Though I generally avoid interacting in blog forums, I feel the need to do so here. You have done an excellent job of reviewing my book. One of the best that I've read so far. Thank you for working so hard to accurately summarize my reasoning and to make the effort to try to understand the motivations behind this approach. And I also appreciate your divulging your own theoretical bias as well. I think that the interesting contrasts and parallels you draw are illuminating, even though they are unlikely to alter our divergent metaphysical commitments.

But I am mostly writing because I wish you had applied same level of careful analysis to the highly charged claims and pseudo-evidence sent to you by Lissack and Juarrero before including it at the end of your review. I wish you had actually read her book and done the comparison for yourself rather than just accepting it a face value. Unfortunately, by following up your careful and detailed review by merely parroting their claims and passing on their suggested URLs without a similarly careful comparison I feel that you have done me and your readers a disservice.

Though I had not read her book prior to finishing my book, I have been reading her work since. She has indeed done excellent work synthesizing Kant, dynamical systems theory, and issues of consciousness. It is now clear that she recognized some of these connections well before me. But it will not take a very detailed reading to notice that our assumptions, arguments, and purposes are ultimately quite different. I don't harbor the illusion that my ideas have never been entertained before by others. Indeed, I suspect that intellectual synchronicity is the rule not the exception, though the stronger claims of identity are easy to refute if one reads the books.

Having done such a careful job explaining exactly how my analysis demonstrates the inadequacy of the dynamical systems approach, you wii easily be able to recognize a critical difference. Juarrero ultimately believes that dynamical systems thinking is sufficient. Her work relies heavily on ideas that are quite opposite from those that are at the heart of my work — Ideas like Wholes being more that the sum of their parts, wholes constraining their parts, top-down causality, and her assumption that autocatalysis (=autopoiesis) exemplifies the basic logic behind life and mind. Thus the morphodynamic / teleodynamic distinction which is so central to my theory is not even recognized in her work. So whereas I argue that we need to go beyond the dynamical systems paradigm if we are to make progress toward understanding the distinctiveness of life and mind, she does not.There are, of course, a great many other problems that I struggle with that are not discussed in her book, and many philosophical issues that concern her but do not interest me. Perhaps some of the differences in focus can be traced to the difference between a scientific and a philosophical approach, and even our difference in philosophical commitments are likely relevant — her's with Kant, mine with Peirce.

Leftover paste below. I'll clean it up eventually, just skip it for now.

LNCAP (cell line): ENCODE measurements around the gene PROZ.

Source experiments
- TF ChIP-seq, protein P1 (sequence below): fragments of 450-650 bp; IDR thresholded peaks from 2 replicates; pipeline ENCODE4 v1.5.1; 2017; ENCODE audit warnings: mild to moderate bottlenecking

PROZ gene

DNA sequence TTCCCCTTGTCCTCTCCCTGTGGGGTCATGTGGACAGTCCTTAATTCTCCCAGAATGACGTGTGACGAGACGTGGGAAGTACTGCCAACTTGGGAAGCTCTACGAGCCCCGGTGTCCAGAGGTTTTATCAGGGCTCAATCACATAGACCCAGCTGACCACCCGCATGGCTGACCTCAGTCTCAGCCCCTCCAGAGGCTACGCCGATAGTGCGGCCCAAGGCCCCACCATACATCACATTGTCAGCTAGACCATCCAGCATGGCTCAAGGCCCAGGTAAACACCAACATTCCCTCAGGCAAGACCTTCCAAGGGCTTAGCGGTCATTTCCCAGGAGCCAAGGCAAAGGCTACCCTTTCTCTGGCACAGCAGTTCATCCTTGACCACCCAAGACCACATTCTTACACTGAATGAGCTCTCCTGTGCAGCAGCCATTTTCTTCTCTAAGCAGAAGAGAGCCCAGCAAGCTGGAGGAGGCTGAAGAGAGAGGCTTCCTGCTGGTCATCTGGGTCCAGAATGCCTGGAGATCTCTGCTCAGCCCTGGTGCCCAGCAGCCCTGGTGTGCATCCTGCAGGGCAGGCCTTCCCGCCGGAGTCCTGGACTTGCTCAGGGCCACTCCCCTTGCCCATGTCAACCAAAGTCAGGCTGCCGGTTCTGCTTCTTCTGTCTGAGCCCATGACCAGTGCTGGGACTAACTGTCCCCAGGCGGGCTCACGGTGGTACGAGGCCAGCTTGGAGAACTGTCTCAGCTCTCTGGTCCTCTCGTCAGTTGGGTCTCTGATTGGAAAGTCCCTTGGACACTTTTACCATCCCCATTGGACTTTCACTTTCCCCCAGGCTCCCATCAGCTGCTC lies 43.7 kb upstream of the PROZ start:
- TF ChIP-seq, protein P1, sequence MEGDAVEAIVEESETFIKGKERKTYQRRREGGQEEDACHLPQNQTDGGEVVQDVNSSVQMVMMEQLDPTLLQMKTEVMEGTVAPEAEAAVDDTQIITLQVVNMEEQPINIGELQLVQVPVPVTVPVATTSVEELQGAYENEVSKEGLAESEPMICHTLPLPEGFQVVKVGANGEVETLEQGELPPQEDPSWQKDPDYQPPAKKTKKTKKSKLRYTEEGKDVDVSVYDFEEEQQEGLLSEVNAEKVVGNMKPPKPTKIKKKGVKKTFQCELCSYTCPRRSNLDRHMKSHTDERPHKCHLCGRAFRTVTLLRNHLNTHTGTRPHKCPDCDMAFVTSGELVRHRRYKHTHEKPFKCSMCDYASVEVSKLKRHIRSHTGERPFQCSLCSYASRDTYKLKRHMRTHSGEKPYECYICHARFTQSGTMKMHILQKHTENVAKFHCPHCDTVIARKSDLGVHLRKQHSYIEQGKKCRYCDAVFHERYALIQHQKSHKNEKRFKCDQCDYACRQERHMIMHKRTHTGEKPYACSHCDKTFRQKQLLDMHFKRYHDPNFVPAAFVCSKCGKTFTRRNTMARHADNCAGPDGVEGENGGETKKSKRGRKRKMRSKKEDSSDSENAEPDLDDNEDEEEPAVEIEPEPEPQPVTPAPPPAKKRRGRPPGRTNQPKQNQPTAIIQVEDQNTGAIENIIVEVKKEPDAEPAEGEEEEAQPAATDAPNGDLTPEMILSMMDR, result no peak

I have no problem admitting that there are a large number of thinkers pursuing similar paths that I have overlooked in my preparations (some of which you also identify). At some point one needs to decide when to stop reading and get something down on paper. The relevant literature is vast when you consider the scope of my book — from emergence theory to thermodynamics to systems theory to origins of life and DNA to work to reformulating information theory to grounding semiotics to speculating about the nature of mind — and I believe that my citations and references reflect a serious effort to do this vast sweep of topics justice. Inevitably I did not read or cite many relevant books and papers that a more encyclopedic work might have. Since the publication of the book I have been been trying to follow up on these many suggestions of parallel theories and competing paradigms, and I am indeed finding this to be a rich field, though sadly more in philosophy than in the sciences. I notice for example that recently many quite notable philosophers of science have struggled with the comparison between Kant's notion of self-organization and the modern dynamical systems view — as does Juarrero — however the majority seem to have also overlooked her work as I have. So I agree that her work deserves better attention than it has received.

Despite this effort to attack my academic integrity, I will treat Juarrero's work with the intellectual respect it deserves. For example, I have recently submitted a paper (already accepted for publication) in which I explore some of the similarities and differences between our theories as well as discussing how both approaches compare with a few others whose work was not discussed in my book (e.g. Thompson). Perhaps this reflects my naive trust in the old ideal of published intellectual discourse, focused on ideas, pursued in academic venues.In the mean time I reiterate my request: please take the time do the comparison yourself, and with the same care that you have exhibited in this review of my book. Yes there are similarities, but I am certain that with similar attention to detail your appraisal of the independence and originality of my work will not suffer by such a comparison.

And it may even provide an interesting subject for a future blog ;-)Thank you.Sincerely, Terry Deacon